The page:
Post by mmcmonster »

iamblessed wrote: Sat May 15, 2021 9:54 am Interesting the guy that did the variable 5% ended up worth more after 20 years than the standard 4% rule.
But a standard 5% rule would have failed at 17 years. :shock:
pkcrafter
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Re: Is there a website that would show taking 5% out of the S&P 500 starting in the year 2000 what would happen to the

Post by pkcrafter »

iamblessed wrote: Sat May 15, 2021 9:54 am Interesting the guy that did the variable 5% ended up worth more after 20 years than the standard 4% rule.
Yes, but the calculation began with 1MM, so the first withdrawal for each method was $5000/year. But in the second year, the variable withdrawal was not $5000, it was 5% of the portfolio balance, so over time, the annual withdraw was less than $5000. The $5000/year regardless of portfolio value depleted the portfolio quite a bit.

Paul
When times are good, investors tend to forget about risk and focus on opportunity. When times are bad, investors tend to forget about opportunity and focus on risk.
mmcmonster
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Re: Is there a website that would show taking 5% out of the S&P 500 starting in the year 2000 what would happen to the

Post by mmcmonster »

iamblessed wrote: Sat May 15, 2021 9:54 am Interesting the guy that did the variable 5% ended up worth more after 20 years than the standard 4% rule.
The variable percentage rate portfolio mathematically "can't fail". Logically that makes sense, using Zeno's Paradox. If you take a fixed percentage of what you currently have, you will never reach zero. Of course, you may end up living on $5 per year. :oops:

For instance, this is variable 10% per year: https://www.portfoliovisualizer.com/bac ... ion1_1=100
pkcrafter
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Re: Is there a website that would show taking 5% out of the S&P 500 starting in the year 2000 what would happen to the

Post by pkcrafter »

pkcrafter wrote: Sat May 15, 2021 10:07 am
iamblessed wrote: Sat May 15, 2021 9:54 am Interesting the guy that did the variable 5% ended up worth more after 20 years than the standard 4% rule.
Yes, but the calculation began with 1MM, so the first withdrawal for each method was $5000/year. But in the second year, the variable withdrawal was not $5000, it was 5% of the portfolio balance, so over time, the annual withdraw was less than $5000. The $5000/year regardless of portfolio value depleted the portfolio quite a bit. This analysis of past performance provides no accurate result for the next 20 years.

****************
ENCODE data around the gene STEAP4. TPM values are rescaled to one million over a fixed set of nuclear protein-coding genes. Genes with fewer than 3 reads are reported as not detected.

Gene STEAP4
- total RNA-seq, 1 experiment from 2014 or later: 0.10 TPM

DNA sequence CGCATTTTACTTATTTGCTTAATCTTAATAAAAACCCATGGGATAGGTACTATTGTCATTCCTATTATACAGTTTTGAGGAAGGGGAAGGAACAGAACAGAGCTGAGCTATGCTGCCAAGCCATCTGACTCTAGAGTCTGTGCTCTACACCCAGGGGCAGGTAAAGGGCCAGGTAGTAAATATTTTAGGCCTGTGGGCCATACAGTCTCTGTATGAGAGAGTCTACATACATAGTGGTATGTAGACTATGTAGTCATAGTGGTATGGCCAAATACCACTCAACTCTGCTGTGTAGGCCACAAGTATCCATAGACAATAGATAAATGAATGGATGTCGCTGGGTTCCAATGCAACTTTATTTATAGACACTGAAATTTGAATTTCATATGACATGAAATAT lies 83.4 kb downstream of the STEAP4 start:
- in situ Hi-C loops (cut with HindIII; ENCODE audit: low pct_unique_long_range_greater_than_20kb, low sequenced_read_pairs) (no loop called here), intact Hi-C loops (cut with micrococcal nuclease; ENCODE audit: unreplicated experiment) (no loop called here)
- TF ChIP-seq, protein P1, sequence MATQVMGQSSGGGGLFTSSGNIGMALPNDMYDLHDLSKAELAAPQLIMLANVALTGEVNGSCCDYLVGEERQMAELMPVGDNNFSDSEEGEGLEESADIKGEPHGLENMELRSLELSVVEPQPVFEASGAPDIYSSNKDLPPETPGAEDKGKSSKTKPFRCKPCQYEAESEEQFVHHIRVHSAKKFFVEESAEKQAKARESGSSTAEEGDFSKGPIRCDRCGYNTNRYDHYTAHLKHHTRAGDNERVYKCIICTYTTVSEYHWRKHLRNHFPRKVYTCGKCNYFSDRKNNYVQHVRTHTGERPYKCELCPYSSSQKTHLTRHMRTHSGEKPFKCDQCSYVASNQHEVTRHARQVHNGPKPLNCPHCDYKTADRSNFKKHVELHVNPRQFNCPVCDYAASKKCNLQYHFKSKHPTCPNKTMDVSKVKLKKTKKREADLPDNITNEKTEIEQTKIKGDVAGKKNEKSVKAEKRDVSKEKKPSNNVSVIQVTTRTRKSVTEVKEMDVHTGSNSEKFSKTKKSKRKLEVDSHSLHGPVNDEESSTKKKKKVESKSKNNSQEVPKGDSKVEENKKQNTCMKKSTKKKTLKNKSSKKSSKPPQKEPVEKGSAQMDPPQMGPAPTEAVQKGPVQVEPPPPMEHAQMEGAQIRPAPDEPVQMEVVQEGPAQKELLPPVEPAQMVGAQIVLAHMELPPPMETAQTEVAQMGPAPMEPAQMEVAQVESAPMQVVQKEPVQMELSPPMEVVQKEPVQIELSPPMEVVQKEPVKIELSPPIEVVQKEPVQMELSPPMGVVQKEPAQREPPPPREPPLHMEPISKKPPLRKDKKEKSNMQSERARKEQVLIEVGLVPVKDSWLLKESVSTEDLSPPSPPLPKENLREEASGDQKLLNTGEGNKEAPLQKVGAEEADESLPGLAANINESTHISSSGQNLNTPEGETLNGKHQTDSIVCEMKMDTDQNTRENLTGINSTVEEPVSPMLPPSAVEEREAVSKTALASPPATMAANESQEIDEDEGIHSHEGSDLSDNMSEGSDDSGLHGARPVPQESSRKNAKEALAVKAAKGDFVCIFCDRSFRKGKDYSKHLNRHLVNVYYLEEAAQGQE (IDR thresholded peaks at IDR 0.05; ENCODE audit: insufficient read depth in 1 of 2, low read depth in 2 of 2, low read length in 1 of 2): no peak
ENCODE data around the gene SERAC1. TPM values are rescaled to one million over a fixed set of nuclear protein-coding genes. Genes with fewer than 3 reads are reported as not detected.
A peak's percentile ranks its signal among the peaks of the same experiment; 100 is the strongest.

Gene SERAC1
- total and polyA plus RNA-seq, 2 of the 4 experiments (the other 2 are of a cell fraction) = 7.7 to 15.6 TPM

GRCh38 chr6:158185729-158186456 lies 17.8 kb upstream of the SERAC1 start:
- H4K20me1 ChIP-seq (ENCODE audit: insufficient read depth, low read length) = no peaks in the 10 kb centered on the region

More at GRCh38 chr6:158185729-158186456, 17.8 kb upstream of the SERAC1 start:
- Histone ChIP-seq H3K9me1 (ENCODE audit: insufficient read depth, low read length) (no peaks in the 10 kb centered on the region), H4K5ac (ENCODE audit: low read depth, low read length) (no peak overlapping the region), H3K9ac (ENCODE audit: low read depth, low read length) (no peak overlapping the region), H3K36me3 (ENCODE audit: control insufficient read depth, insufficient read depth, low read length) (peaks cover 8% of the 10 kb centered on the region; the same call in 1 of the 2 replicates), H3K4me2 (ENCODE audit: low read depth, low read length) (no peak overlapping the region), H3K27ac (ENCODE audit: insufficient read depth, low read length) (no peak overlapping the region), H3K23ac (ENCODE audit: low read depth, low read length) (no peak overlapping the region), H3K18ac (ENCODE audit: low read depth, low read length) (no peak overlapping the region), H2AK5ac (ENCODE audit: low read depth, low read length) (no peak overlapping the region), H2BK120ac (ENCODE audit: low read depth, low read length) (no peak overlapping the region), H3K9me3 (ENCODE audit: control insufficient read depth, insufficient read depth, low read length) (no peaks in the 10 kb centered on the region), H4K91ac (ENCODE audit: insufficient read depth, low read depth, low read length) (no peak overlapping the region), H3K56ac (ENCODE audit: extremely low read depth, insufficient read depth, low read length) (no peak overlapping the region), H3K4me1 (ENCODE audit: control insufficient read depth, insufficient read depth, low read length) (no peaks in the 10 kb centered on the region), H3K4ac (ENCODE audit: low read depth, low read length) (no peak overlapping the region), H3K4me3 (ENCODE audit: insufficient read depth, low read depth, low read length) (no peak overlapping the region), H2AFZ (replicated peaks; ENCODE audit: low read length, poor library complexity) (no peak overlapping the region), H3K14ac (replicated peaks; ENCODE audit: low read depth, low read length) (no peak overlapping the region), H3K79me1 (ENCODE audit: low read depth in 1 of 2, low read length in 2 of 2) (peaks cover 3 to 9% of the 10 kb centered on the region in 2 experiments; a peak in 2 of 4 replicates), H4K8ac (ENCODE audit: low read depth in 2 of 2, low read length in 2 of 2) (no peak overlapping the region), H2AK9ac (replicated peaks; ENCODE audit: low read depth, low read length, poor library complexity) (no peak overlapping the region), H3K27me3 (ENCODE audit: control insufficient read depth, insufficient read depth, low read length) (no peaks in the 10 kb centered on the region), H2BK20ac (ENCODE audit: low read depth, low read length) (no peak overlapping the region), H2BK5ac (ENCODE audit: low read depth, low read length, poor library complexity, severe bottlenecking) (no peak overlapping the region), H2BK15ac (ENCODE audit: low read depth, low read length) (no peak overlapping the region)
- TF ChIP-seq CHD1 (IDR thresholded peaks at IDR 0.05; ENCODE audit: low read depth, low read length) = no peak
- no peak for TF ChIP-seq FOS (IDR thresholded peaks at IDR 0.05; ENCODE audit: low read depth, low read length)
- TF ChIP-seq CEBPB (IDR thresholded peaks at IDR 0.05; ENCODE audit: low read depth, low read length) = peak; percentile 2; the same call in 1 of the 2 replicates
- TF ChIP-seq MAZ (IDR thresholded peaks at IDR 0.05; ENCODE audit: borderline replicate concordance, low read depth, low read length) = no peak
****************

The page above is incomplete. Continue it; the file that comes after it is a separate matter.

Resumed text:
Paul
When times are good, investors tend to forget about risk and focus on opportunity. When times are bad, investors tend to forget about opportunity and focus on risk.
rich126
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Re: Is there a website that would show taking 5% out of the S&P 500 starting in the year 2000 what would happen to the

Post by rich126 »

pkcrafter wrote: Sat May 15, 2021 10:07 am
iamblessed wrote: Sat May 15, 2021 9:54 am Interesting the guy that did the variable 5% ended up worth more after 20 years than the standard 4% rule.
Yes, but the calculation began with 1MM, so the first withdrawal for each method was $5000/year. But in the second year, the variable withdrawal was not $5000, it was 5% of the portfolio balance, so over time, the annual withdraw was less than $5000. The $5000/year regardless of portfolio value depleted the portfolio quite a bit.

Paul
Just to clarify for the "casual skimmers" of this thread. 5% of $1M is actually $50,000 and not $5,000. However at least one of the links above shows a starting value of $100,000 and not $1M so the $5,000 is correct in terms of that link but not correct if you had started with $1M, otherwise we'd be talking about a very SWR of 0.5% :)
ruud
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Re: Is there a website that would show taking 5% out of the S&P 500 starting in the year 2000 what would happen to the

Post by ruud »

Soon2BXProgrammer wrote: Sat May 15, 2021 9:56 am
iamblessed wrote: Sat May 15, 2021 9:54 am Interesting the guy that did the variable 5% ended up worth more after 20 years than the standard 4% rule.